Back to school is now official at all districts across Long Island, and that means students of all ages are back to learning both in their classrooms as well as in rooms at home. More than ever before, learning and schoolwork don’t end when kids leave school. And the concept of home office has expanded beyond mom and dad to include almost everyone in the house.
When the coronavirus pandemic shut down Long Island schools and those across the country last year, parents and educators quickly shifted gears to help kids learn remotely. It wasn’t only learning Zoom and Google Meet, or finding assignments online and emailing homework back and forth. The challenge was also in creating a workspace where kids could feel both comfortable but also stay focused.
The bedroom worked for many students, while maybe it was a corner of a finished basement, or the kitchen table, for others. There is no one-size-fits-all approach here, experts say. And although most students are back to in-person schooling, learning inside the home remains a part of everyday life. One in which a well-created dedicated space can still help students excel.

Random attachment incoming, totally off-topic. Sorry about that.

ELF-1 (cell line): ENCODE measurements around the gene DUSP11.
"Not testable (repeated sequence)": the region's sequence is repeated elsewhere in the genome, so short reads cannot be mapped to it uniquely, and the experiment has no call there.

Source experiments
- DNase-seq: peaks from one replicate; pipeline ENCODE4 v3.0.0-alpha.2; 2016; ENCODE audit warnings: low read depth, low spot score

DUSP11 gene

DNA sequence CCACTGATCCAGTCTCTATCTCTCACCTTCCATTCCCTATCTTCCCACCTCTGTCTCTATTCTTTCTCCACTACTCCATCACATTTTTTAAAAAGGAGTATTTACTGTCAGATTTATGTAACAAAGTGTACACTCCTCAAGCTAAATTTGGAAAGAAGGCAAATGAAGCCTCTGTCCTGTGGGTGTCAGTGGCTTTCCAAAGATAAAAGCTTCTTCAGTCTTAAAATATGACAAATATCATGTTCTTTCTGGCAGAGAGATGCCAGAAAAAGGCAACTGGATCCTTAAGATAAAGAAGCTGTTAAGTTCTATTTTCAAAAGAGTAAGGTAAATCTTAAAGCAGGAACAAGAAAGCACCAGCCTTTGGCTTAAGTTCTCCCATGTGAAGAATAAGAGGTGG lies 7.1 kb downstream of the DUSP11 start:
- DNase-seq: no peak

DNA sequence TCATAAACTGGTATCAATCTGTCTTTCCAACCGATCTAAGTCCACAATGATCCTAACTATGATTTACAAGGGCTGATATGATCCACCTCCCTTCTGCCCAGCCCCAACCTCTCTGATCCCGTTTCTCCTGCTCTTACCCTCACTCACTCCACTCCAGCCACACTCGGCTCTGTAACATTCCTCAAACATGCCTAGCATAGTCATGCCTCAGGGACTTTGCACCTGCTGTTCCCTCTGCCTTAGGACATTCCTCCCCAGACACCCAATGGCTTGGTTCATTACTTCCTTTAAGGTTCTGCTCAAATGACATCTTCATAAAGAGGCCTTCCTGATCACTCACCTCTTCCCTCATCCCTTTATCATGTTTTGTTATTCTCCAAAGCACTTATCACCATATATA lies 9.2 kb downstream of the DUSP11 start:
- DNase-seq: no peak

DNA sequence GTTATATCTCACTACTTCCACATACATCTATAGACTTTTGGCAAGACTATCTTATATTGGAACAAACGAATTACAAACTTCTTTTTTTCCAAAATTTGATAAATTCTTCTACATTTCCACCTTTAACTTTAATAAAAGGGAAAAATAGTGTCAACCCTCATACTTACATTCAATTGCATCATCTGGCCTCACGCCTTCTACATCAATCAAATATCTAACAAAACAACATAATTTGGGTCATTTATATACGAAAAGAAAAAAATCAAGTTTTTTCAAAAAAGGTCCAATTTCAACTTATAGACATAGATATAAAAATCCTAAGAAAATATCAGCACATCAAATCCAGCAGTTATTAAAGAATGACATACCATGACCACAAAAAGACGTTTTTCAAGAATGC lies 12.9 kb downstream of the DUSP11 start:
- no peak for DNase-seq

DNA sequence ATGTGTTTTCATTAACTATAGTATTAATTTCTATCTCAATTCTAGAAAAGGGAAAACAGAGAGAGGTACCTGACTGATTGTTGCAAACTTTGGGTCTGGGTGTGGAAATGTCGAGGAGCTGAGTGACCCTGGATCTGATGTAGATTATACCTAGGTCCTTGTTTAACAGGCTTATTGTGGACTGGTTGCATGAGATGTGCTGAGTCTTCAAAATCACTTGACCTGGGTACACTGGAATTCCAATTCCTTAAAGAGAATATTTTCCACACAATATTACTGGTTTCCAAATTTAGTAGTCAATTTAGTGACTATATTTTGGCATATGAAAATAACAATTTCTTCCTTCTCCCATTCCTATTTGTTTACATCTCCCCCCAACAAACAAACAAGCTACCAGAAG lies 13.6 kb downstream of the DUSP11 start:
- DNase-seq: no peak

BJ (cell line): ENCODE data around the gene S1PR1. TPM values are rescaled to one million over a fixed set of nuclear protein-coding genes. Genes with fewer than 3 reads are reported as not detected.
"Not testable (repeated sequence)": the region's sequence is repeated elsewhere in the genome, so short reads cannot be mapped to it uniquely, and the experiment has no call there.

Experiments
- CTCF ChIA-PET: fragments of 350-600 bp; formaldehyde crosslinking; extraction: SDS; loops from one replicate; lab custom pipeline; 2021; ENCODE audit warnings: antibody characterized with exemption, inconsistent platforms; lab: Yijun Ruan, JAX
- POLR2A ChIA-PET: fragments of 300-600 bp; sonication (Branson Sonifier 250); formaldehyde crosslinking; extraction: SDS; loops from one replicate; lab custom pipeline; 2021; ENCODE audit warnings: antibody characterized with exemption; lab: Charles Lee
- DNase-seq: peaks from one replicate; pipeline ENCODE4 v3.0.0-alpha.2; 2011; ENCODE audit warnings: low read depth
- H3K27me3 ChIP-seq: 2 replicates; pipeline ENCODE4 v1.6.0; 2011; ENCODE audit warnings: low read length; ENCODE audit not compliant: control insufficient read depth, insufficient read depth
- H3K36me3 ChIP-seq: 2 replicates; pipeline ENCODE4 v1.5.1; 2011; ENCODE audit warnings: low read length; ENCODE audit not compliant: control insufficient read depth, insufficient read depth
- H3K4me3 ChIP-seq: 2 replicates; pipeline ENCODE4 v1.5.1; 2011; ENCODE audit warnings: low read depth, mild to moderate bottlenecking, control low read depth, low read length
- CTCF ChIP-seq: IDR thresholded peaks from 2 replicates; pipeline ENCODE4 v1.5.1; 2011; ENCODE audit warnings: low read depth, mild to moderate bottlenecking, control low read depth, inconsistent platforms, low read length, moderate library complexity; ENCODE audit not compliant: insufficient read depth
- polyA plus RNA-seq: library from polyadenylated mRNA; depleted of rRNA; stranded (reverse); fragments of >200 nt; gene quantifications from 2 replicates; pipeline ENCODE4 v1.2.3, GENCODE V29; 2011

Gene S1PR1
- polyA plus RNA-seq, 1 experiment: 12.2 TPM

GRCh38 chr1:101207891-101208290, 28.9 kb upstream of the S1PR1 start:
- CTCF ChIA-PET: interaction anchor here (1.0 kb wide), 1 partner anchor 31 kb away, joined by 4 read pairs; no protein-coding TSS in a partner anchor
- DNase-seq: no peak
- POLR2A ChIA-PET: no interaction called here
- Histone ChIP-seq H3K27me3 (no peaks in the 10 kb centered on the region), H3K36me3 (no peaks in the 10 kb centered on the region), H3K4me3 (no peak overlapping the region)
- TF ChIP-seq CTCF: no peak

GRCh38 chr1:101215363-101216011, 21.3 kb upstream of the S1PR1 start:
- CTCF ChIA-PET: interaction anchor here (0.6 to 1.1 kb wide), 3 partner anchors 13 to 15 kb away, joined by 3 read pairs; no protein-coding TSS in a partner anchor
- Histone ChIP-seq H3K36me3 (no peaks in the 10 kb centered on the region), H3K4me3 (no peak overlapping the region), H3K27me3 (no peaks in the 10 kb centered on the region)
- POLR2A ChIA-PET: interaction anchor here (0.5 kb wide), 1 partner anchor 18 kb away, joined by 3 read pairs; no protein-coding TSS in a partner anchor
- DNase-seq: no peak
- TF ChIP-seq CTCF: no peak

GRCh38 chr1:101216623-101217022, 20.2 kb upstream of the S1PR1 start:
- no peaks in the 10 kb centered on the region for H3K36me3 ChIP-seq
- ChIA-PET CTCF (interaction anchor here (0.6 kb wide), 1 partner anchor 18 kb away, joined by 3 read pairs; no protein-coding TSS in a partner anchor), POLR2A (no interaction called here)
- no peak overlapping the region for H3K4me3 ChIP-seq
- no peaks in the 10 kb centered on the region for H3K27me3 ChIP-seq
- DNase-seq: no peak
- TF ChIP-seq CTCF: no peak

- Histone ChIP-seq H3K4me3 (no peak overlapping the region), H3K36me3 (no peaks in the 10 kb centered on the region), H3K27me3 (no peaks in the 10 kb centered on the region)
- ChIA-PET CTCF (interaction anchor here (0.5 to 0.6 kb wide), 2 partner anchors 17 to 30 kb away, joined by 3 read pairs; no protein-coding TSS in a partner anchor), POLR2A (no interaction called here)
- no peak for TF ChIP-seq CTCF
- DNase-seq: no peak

Khan Academy, a noted online resource for grades K–14, recommends that parents choose a location based on a child’s learning preferences and needs. If they’re younger, you can opt for a more centralized location such as the living room, where they can be easily checked on. Students using Zoom more regularly may prefer a workplace in their bedroom, since it’s a more private space.
Sara Ho of Sara Ho designs puts color at the top of her list for aspects of a home workspace that works for kids. “Colors- in modern décor typically you want to keep the colors in your room neutral or monotone (unless you are into Mid-Century modern or something with bright pops of color),” she says. “I think keeping the paint colors on your walls bright and fresh is a great way to feel energized and reduce distraction as your start your day.”
No matter the specific room, a well-designed at-home workspace for kids is essential for creating an atmosphere that inspires learning, thought and creativity—even when they’re taking a break. If they love music, put some instruments in there. If they love art, put up an easel. The space should be organized and dedicated to work, but can also reflect each child’s unique personality, style and interests.